As radical as this teaching might sound to us, however, I don’t believe it should surprise us that we’re commanded to love this way. For God loved us to the point of death when we “were yet enemies,” (Rom 5:10), and we are commanded to “imitate God” by living in this same kind of love, “just as Christ loved us and gave his life for us” (Eph. 5:1-2).
To sum it all up, in this passage Jesus is doing nothing less than telling us that our willingness to set aside a violent OT law in order to obey his new command to love and refrain from violence toward even the worst kind of life-threatening enemies is a precondition for being considered a child of God. And this, folks, is why I don’t believe Driscoll’s argument about the sixth commandment allowing for some forms of killing is relevant to followers of Jesus.
I am a bit puzzled as to why Driscoll didn’t address any of this material in his attempt to refute the idea that “God is a pacifist.” One might have thought it would be relevant since Driscoll is, after all, a Christian pastor, and he’s addressing a Christian audience.  Instead, to prove that “Jesus is not a pansy or a pacifist” (one wonders if the two are not synonymous for Driscoll), he cites one passage from the book of Revelation (14:14-20). To address this, I will offer some reflections on the nature of this book in my next post, and I’ll then conclude my response in a third post by addressing the specific passage Driscoll cites.
- See more at: http://reknew.org/2013/10/responding-to-driscolls-is-god-a-pacifist-part-i/?utm_content=buffer06a2d&utm_source=buffer&utm_medium=twitter&utm_campaign=Buffer#sthash.0viZbXkh.dpuf
Richard B. Hays ("The Moral Vision of the New Testament" p317-346, 344):
If we live in obedience to Jesus' command to renounce violence, the church will become where the sphere of the future of God's righteousness intersects -- and challenges -- the present tense of human existence. The meaning of the New Testament's teaching on violence will become evident only in communities of Jesus' followers who embody the costly way of peace.
While the OT allowed for, and even required, retaliation, Jesus commands us to instead love and pray for our enemies. (In Luke 6 he adds “and do good to those who hate you” [vs 27]). Rather than to ever respond to violence with violence, we’re to instead love like the sun shines and like the rain falls – namely, indiscriminately. Whether the person is a friend or life-threatening enemy, we’re to love and bless them. And Jesus makes our willingness to love like this a precondition for being considered a child of our Father in heaven – “that you may be.”  By the standards of Jesus’ teaching, therefore, anyone who obeyed the OT laws requiring violence could not be considered a child of the Father in heaven.
It’s also important we notice that Jesus never qualifies who the “enemies” we’re to love are (nor does Paul in Rom 12:14-21). Indeed, his instruction to love indiscriminately rules out any possible qualifications. What makes Jesus’ teachings even more radical is that any talk about “enemies” to a Jewish audience in first century Palestine would immediate call to mind the Romans – the one’s who unjustly oppressed, abused, and often randomly killed the Jewish people. Jesus’ command to love enemies and to never respond violently to them thus includes the very worst kind of enemies we can imagine: the kind that threaten us, our country, and/or our loved ones. It includes the kind of enemies people naturally feel most “justified” killing, if they need to, in order to protect themselves. But these are precisely the kinds of enemies we’re to always love and never retaliate against.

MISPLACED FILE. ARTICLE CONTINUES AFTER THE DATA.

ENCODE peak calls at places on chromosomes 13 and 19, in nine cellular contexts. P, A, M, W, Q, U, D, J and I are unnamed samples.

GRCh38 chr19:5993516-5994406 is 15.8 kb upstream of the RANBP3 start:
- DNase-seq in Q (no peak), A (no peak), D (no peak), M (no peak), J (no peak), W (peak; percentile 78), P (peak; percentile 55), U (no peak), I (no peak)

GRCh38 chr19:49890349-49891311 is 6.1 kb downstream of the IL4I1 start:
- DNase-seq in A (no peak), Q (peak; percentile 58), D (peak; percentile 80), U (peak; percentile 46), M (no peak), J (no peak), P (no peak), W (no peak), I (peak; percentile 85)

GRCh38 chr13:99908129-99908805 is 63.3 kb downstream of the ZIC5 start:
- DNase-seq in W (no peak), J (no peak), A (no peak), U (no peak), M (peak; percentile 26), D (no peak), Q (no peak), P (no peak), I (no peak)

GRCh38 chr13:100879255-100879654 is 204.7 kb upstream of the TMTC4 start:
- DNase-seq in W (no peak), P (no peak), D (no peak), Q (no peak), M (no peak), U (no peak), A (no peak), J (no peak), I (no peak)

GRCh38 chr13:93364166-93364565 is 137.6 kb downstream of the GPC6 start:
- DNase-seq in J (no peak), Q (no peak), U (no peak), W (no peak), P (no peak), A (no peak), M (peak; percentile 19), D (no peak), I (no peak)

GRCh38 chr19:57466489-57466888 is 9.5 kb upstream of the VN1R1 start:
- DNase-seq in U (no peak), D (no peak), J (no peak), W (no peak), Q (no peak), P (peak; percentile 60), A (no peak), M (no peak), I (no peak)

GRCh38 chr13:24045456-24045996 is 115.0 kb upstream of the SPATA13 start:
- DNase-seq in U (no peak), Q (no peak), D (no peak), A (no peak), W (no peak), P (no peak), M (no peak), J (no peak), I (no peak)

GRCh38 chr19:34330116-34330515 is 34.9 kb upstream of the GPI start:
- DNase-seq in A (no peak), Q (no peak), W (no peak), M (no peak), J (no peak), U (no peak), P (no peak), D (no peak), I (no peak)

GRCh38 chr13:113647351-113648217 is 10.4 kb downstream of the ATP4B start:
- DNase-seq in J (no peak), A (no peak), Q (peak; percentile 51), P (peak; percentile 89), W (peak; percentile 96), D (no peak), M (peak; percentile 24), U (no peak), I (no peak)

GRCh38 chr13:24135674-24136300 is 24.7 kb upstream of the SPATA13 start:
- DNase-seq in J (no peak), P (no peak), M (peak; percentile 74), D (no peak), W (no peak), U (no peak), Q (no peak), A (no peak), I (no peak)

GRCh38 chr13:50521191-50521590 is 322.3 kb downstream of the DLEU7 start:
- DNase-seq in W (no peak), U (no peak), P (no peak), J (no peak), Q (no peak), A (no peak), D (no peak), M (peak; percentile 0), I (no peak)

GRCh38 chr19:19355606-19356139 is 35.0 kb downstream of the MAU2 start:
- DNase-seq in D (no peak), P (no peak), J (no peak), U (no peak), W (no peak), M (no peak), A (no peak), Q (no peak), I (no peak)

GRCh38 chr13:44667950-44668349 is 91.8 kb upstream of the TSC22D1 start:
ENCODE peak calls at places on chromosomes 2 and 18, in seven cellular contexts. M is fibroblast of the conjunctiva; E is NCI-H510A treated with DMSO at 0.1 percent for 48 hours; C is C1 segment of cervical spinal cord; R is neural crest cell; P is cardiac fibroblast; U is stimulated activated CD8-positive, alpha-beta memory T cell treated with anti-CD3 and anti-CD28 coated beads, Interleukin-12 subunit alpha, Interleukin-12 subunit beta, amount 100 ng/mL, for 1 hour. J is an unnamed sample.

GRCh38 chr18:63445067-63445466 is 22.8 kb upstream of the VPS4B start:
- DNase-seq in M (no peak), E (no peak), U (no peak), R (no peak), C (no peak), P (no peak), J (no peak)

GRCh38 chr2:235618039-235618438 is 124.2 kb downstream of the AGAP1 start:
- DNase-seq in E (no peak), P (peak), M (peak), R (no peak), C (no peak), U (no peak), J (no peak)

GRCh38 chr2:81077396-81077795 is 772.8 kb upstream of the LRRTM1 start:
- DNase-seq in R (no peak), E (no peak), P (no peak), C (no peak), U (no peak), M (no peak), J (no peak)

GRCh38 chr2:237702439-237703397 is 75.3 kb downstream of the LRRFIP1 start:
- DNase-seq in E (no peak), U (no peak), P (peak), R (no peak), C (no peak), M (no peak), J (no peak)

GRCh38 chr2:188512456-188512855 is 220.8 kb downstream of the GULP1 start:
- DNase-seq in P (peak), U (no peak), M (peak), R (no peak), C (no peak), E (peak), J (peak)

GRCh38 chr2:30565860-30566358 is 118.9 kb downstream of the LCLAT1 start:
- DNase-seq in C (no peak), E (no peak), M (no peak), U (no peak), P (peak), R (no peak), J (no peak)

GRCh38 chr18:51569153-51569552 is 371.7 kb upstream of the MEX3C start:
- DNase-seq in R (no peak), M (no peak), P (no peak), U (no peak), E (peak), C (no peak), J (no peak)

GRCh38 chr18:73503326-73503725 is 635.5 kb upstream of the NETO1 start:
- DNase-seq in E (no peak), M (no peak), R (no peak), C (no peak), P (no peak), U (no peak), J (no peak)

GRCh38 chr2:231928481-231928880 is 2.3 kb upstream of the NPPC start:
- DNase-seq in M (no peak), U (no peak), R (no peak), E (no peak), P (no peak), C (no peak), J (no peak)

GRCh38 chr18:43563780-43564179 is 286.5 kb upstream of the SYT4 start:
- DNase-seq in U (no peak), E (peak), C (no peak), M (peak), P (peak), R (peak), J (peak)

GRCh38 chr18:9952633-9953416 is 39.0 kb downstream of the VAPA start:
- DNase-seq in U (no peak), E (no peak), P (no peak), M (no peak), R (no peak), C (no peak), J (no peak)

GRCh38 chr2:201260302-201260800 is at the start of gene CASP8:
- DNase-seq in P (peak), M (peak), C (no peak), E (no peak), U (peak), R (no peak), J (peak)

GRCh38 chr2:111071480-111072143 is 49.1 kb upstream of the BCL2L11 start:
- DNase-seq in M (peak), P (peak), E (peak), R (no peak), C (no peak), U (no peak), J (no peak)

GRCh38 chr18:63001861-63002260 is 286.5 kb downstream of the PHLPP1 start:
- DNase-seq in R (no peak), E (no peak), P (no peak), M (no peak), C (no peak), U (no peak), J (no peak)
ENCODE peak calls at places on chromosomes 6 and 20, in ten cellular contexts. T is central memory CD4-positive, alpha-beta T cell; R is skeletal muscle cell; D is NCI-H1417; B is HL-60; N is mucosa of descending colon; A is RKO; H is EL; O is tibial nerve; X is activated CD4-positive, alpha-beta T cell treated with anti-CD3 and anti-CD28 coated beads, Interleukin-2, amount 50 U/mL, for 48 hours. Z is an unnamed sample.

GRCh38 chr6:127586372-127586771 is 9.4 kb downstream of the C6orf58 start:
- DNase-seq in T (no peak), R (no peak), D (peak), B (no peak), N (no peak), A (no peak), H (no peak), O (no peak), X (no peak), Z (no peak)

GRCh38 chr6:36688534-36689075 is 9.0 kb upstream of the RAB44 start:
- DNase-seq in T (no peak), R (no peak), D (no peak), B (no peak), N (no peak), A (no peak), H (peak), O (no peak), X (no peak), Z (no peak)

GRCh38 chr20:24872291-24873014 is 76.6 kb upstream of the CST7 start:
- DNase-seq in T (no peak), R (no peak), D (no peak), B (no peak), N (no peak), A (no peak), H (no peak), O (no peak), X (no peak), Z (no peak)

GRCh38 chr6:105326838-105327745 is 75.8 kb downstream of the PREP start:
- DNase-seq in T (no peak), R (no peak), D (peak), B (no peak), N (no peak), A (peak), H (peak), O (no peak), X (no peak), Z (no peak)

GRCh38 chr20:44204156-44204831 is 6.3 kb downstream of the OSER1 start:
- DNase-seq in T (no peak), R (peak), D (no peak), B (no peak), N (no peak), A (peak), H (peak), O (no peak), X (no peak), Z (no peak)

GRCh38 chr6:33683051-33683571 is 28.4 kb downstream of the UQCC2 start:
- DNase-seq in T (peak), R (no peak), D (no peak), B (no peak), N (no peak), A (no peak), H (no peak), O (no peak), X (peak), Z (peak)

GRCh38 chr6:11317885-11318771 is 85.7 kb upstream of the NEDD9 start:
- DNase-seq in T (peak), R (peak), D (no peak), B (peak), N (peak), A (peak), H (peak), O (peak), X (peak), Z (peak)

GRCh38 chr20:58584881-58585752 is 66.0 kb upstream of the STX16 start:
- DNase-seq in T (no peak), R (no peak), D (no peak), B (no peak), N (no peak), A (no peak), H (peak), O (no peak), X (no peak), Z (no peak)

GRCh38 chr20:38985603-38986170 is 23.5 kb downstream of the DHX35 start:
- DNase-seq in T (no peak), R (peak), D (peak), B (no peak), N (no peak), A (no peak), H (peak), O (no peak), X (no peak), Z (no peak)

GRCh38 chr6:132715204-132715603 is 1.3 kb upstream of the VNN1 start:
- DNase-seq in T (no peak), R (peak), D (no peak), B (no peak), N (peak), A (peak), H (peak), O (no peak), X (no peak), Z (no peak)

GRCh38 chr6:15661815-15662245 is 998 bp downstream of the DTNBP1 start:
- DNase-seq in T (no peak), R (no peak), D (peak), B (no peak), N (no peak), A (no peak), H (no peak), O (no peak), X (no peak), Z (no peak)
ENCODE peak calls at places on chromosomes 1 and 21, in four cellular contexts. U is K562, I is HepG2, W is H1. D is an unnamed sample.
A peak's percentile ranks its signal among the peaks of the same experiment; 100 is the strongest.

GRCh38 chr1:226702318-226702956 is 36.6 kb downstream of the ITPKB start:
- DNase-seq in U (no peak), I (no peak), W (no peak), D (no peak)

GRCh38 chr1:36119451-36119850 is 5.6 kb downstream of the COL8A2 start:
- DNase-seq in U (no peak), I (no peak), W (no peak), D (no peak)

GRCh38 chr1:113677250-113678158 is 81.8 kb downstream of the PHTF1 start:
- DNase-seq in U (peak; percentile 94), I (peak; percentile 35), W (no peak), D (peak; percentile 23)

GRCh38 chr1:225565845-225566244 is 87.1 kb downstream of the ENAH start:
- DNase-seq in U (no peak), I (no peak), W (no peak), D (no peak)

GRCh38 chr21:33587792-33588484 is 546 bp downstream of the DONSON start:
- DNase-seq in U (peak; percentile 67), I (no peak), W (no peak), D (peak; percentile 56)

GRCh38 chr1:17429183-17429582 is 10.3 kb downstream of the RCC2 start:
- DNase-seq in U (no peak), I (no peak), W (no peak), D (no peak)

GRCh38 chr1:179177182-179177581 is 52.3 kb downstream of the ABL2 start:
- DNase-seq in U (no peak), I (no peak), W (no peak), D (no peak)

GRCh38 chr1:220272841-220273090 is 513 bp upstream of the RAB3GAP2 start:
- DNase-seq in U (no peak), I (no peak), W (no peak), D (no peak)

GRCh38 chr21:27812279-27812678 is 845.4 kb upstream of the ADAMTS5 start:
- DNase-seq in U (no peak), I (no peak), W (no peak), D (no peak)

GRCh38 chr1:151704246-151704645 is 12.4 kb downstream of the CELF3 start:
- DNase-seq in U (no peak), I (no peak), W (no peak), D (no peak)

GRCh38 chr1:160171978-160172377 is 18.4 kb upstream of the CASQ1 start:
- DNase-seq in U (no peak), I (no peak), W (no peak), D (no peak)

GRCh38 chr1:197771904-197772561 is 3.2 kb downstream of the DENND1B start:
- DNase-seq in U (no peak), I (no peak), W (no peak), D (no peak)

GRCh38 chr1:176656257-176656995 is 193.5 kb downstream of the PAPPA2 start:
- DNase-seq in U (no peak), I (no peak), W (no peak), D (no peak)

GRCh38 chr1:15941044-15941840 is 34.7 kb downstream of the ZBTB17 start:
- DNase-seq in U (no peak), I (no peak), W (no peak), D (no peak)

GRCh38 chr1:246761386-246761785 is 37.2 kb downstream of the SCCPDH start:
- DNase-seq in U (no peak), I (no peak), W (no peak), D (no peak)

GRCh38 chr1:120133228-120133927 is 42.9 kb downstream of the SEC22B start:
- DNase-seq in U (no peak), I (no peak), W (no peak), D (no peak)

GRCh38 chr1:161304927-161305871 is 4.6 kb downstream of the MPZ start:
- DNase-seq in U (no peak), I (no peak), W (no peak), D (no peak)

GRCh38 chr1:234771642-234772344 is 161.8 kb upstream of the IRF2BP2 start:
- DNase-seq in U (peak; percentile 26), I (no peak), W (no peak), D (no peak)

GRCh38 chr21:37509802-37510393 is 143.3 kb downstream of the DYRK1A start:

As radical as this teaching might sound to us, however, I don’t believe it should surprise us that we’re commanded to love this way. For God loved us to the point of death when we “were yet enemies,” (Rom 5:10), and we are commanded to “imitate God” by living in this same kind of love, “just as Christ loved us and gave his life for us” (Eph. 5:1-2).
To sum it all up, in this passage Jesus is doing nothing less than telling us that our willingness to set aside a violent OT law in order to obey his new command to love and refrain from violence toward even the worst kind of life-threatening enemies is a precondition for being considered a child of God. And this, folks, is why I don’t believe Driscoll’s argument about the sixth commandment allowing for some forms of killing is relevant to followers of Jesus.
I am a bit puzzled as to why Driscoll didn’t address any of this material in his attempt to refute the idea that “God is a pacifist.” One might have thought it would be relevant since Driscoll is, after all, a Christian pastor, and he’s addressing a Christian audience.  Instead, to prove that “Jesus is not a pansy or a pacifist” (one wonders if the two are not synonymous for Driscoll), he cites one passage from the book of Revelation (14:14-20). To address this, I will offer some reflections on the nature of this book in my next post, and I’ll then conclude my response in a third post by addressing the specific passage Driscoll cites.
- See more at: http://reknew.org/2013/10/responding-to-driscolls-is-god-a-pacifist-part-i/?utm_content=buffer06a2d&utm_source=buffer&utm_medium=twitter&utm_campaign=Buffer#sthash.0viZb
McKnight. Sprinkle. Boyd.

--Nick